The Real Social Security Problem: Income Inequality

Dean BakerI have only ever had one real complaint against Dean Baker, because he is, you know, brilliant — perhaps the best practical macroeconomist in the world. (And yes, I do know what a remarkable claim that is.) But where I differ with him is that sometimes he sticks to the economics too tight without admitting political realities. For example, he dismisses the concern about decreasing numbers of workers for each retiree. He argues that it doesn’t matter because wages should go up at a faster rate that will dwarf this effect. This is true. The problem is that middle class wages have been pretty stagnant the last 35 years as almost all productivity gains have gone to the rich. Baker’s implicit point is that this problem has nothing to do with Social Security and so shouldn’t be phrased as though it did.

In an article today, I think Baker did a much better job of explaining the whole situation, Washington Post Offers Lesson in Bad Public Opinion Polling. He explained that the problem is that we have other (non-Social-Security) policies that affect the distribution of incomes:

A tax hike of this magnitude is less than 10 percent of the projected rise in average real wages over the next two decades. In the last three decades, most workers have seen little or no real wage gains because the vast majority of wage growth has gone to those at the top of the income distribution. It will make far more difference to workers’ living standards in 2033 whether we continue the policies that have led to this upward redistribution (eg Federal Reserve Board policy that uses high interest rates to keep unemployment from falling, trade policy that uses international competition to lower the wages of most workers, and financial policy that subsidizes Wall Street) than if we raise Social Security taxes to maintain benefit levels.

Yes, yes, yes! Of course, that really is the point of the people who are now and forever wringing their hands about Social Security: they take it is a given that the rich should be taking all the gains from the economy. They take it as such a given that they never even think it is open to discussion. The way things are is the way that things must be.

It reminds me of all the upper-middle class urban journalists who just love Uber. I don’t personally have against companies like that. But these same journalists never seem to get excited about things like strong unions that would give workers more power. No, it is always some “free market” solution that ends up with workers doing worse and just so happens to provide marginal gains for upper-middle class urban journalists.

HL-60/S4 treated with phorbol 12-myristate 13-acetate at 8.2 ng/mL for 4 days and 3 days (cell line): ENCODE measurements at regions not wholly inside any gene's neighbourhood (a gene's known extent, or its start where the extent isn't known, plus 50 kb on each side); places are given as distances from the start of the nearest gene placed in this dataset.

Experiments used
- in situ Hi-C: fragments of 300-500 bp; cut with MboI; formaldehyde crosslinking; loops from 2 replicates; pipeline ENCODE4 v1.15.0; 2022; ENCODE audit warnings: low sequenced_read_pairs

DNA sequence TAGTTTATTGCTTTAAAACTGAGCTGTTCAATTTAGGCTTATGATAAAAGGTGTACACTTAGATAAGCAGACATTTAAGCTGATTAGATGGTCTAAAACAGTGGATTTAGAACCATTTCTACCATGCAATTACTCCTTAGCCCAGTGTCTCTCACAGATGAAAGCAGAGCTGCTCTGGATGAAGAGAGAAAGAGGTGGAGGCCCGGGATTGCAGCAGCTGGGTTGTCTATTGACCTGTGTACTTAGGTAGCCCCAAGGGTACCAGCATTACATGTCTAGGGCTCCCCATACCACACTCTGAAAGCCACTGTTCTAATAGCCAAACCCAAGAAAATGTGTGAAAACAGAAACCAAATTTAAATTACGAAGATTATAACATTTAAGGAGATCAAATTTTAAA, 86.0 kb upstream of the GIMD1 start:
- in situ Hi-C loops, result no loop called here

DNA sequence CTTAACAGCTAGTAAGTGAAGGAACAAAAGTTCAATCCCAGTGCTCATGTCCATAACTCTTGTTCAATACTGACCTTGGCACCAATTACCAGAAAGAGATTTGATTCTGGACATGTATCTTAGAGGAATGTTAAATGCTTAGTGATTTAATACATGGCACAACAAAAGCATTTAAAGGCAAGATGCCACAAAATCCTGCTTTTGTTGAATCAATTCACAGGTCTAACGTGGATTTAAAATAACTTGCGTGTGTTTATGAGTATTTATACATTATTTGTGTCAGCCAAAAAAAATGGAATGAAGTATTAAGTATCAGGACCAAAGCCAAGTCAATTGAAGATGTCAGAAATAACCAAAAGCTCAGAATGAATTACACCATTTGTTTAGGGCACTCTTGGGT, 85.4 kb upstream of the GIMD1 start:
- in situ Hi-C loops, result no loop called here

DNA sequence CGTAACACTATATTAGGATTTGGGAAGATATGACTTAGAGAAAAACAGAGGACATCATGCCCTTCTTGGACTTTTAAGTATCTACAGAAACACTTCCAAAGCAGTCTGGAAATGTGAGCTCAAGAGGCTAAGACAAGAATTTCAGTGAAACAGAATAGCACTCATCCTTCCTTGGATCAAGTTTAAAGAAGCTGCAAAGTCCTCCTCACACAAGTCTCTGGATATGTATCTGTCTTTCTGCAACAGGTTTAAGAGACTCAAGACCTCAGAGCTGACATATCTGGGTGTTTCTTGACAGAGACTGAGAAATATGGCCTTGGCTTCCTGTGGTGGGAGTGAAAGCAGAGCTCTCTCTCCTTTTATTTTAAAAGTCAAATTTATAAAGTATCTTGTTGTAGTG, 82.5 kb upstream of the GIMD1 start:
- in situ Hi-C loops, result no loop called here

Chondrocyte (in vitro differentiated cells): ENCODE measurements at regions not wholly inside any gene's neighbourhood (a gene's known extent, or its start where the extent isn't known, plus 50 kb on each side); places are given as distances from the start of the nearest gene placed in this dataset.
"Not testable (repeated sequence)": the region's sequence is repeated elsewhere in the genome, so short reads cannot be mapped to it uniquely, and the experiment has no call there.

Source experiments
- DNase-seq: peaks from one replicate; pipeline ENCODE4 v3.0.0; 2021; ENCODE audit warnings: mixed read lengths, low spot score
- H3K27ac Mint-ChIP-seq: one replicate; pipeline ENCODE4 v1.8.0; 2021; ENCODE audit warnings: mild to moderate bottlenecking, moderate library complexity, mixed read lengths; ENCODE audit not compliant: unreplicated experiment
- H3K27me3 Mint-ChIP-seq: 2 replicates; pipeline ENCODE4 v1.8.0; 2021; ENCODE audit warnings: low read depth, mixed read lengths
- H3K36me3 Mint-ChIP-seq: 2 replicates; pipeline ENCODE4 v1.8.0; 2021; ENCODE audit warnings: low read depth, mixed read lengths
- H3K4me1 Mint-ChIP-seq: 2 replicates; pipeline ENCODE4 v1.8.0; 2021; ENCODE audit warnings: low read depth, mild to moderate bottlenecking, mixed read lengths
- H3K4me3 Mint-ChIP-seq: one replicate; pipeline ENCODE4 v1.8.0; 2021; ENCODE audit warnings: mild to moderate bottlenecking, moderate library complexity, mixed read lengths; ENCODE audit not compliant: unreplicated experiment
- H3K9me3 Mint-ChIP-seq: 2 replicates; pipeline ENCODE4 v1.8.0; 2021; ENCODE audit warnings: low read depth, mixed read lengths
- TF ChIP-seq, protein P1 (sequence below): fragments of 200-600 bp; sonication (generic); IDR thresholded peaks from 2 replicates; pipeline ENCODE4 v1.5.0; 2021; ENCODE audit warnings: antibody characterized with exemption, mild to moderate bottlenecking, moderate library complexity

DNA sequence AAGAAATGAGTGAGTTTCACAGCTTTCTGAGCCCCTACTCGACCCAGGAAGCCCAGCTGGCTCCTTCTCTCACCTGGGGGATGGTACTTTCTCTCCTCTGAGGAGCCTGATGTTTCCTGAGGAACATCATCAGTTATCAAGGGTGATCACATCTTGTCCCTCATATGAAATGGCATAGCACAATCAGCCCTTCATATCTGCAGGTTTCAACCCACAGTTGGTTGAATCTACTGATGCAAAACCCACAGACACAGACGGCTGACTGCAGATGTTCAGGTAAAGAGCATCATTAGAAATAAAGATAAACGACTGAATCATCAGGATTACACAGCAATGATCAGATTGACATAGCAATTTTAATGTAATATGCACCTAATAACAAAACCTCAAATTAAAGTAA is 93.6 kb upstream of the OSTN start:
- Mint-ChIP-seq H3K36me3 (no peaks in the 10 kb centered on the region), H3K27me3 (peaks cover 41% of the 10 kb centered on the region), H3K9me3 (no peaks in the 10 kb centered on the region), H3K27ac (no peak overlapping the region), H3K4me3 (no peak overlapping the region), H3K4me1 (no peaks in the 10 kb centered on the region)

So we get the same kind of thing from the Washington Post. I know it doesn’t work this way, but it seems like there is an explicit decision making process: we must only consider solutions that the power elite will go along with. What is probably more the case is that the rich are the ones who fund think tanks and so there are reports that come out that talk about the necessity of chained-CPI (Social Security cuts). There are not nearly as many reports about raising the payroll tax cap, because that would cost the rich more money. And there is virtually no talk about the policies that have destroyed unions and which funnel money from the poor to the rich.

So the Washington Post can shed crocodile tears about raising the payroll taxes of the poor by 3 percentage points in 2033. But there is no talk of the fact that for almost four decades the poor have not participated in our economic growth and there is no reason to think this will change in the next two decades. In fact, those writing for mainstream media outlets don’t even seem to be aware of these problems. So they continue to claim fealty to the well-being of the poor, when their only concern is the continued bleeding of the poor to enrich the power elite.

“Comfort the afflicted, and afflict the comfortable”?
That’s not the modern American way!
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About Frank Moraes

Frank Moraes is a freelance writer and editor online and in print. He is educated as a scientist with a PhD in Atmospheric Physics. He has worked in climate science, remote sensing, throughout the computer industry, and as a college physics instructor. Find out more at About Frank Moraes.

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